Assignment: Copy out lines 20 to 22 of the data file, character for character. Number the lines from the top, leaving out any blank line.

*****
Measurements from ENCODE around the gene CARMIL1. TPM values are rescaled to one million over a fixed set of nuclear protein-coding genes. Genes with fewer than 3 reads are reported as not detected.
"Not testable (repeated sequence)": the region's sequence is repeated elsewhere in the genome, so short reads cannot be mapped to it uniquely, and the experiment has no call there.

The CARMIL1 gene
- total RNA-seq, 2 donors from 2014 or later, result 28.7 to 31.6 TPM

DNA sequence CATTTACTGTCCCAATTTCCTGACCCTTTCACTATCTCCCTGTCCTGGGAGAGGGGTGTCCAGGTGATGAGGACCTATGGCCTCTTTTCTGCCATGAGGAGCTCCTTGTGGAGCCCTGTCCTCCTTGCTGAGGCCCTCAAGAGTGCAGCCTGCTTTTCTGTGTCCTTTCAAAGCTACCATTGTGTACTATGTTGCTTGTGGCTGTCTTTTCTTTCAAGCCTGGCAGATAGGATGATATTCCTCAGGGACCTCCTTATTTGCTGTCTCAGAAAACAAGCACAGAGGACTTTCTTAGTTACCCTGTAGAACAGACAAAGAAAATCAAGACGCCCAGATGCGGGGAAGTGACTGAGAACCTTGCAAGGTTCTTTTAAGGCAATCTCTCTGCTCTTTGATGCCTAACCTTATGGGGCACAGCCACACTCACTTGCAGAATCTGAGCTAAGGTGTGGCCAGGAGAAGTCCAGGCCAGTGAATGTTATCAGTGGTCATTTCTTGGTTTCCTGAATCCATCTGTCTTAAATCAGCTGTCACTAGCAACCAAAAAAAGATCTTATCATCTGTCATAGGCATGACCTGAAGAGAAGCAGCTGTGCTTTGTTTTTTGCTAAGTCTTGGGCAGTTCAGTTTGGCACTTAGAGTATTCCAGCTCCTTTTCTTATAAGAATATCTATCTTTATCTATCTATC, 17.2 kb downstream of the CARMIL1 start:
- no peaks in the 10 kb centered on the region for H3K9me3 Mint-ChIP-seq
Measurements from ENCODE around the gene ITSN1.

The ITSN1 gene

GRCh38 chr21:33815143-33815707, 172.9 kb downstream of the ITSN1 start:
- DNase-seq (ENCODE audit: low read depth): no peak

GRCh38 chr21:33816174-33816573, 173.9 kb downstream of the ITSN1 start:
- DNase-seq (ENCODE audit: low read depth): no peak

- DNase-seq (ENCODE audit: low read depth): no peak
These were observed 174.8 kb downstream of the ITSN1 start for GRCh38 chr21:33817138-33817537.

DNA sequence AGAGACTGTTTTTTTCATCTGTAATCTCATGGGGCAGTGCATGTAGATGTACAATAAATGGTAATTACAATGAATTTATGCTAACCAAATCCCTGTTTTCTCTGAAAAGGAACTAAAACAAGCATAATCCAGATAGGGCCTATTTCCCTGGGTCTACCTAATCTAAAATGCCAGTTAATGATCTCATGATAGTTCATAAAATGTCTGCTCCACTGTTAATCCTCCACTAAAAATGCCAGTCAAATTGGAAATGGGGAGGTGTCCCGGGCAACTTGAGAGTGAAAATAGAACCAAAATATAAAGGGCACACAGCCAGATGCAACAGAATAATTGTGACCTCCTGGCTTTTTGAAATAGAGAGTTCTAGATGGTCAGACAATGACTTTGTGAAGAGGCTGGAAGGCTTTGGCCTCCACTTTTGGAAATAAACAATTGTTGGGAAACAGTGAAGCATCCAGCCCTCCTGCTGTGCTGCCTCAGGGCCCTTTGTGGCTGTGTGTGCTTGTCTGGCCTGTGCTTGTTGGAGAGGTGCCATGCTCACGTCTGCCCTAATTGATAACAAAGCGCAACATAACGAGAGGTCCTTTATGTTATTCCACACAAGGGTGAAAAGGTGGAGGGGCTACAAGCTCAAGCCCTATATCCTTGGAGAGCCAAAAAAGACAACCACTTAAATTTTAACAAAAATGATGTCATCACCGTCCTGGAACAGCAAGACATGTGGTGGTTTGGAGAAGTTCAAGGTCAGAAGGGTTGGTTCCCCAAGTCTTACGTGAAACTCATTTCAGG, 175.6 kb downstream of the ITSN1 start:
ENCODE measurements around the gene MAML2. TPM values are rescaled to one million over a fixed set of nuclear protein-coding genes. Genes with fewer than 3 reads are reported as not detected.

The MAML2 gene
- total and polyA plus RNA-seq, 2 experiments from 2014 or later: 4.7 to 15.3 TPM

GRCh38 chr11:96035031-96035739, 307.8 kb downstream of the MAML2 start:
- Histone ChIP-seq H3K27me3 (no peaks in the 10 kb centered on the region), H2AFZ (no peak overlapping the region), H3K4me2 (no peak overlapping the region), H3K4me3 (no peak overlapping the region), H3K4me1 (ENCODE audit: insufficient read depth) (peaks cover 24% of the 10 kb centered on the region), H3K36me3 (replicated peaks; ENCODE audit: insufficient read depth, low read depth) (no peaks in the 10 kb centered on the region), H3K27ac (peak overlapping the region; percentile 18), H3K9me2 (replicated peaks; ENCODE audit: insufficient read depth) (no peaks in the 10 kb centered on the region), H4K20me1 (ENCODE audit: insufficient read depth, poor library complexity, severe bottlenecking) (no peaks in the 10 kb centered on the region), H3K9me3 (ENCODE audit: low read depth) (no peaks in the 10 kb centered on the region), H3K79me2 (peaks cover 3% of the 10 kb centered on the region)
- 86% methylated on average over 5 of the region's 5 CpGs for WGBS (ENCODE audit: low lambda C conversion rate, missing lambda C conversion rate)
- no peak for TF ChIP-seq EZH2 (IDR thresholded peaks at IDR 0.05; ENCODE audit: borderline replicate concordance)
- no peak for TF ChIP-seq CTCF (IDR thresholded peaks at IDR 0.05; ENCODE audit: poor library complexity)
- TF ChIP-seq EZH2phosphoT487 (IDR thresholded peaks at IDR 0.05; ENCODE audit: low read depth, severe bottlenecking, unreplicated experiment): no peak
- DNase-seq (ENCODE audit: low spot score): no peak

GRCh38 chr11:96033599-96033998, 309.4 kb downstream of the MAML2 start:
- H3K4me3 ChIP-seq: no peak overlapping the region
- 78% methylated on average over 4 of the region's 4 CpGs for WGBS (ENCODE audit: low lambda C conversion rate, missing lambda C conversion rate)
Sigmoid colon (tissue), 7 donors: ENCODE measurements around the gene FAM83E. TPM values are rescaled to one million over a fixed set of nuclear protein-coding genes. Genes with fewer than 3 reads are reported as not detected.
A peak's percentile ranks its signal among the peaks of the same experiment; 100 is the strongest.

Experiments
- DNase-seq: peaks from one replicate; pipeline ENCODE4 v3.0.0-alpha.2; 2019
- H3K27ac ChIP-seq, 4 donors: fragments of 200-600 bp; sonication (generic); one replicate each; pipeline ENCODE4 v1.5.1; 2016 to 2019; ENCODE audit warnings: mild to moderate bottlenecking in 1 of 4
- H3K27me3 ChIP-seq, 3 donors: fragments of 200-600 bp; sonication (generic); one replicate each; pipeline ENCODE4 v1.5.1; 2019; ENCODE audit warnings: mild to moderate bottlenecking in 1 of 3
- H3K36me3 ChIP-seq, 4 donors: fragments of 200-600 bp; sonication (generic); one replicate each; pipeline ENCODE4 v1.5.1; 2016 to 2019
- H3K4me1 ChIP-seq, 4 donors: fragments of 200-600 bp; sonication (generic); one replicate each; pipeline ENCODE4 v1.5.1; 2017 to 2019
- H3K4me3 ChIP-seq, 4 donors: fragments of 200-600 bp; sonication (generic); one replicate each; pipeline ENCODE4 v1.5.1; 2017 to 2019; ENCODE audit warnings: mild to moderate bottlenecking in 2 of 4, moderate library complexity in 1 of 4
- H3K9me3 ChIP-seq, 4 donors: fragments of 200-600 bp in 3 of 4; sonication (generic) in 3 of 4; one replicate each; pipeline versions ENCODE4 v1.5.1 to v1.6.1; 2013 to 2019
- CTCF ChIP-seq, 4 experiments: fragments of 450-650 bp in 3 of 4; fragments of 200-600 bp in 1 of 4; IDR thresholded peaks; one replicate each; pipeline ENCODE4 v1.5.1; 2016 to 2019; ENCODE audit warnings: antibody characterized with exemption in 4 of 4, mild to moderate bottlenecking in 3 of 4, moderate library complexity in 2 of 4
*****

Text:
- Histone ChIP-seq H3K27me3 (no peaks in the 10 kb centered on the region), H2AFZ (no peak overlapping the region), H3K4me2 (no peak overlapping the region), H3K4me3 (no peak overlapping the region), H3K4me1 (ENCODE audit: insufficient read depth) (peaks cover 24% of the 10 kb centered on the region), H3K36me3 (replicated peaks; ENCODE audit: insufficient read depth, low read depth) (no peaks in the 10 kb centered on the region), H3K27ac (peak overlapping the region; percentile 18), H3K9me2 (replicated peaks; ENCODE audit: insufficient read depth) (no peaks in the 10 kb centered on the region), H4K20me1 (ENCODE audit: insufficient read depth, poor library complexity, severe bottlenecking) (no peaks in the 10 kb centered on the region), H3K9me3 (ENCODE audit: low read depth) (no peaks in the 10 kb centered on the region), H3K79me2 (peaks cover 3% of the 10 kb centered on the region)
- 86% methylated on average over 5 of the region's 5 CpGs for WGBS (ENCODE audit: low lambda C conversion rate, missing lambda C conversion rate)
- no peak for TF ChIP-seq EZH2 (IDR thresholded peaks at IDR 0.05; ENCODE audit: borderline replicate concordance)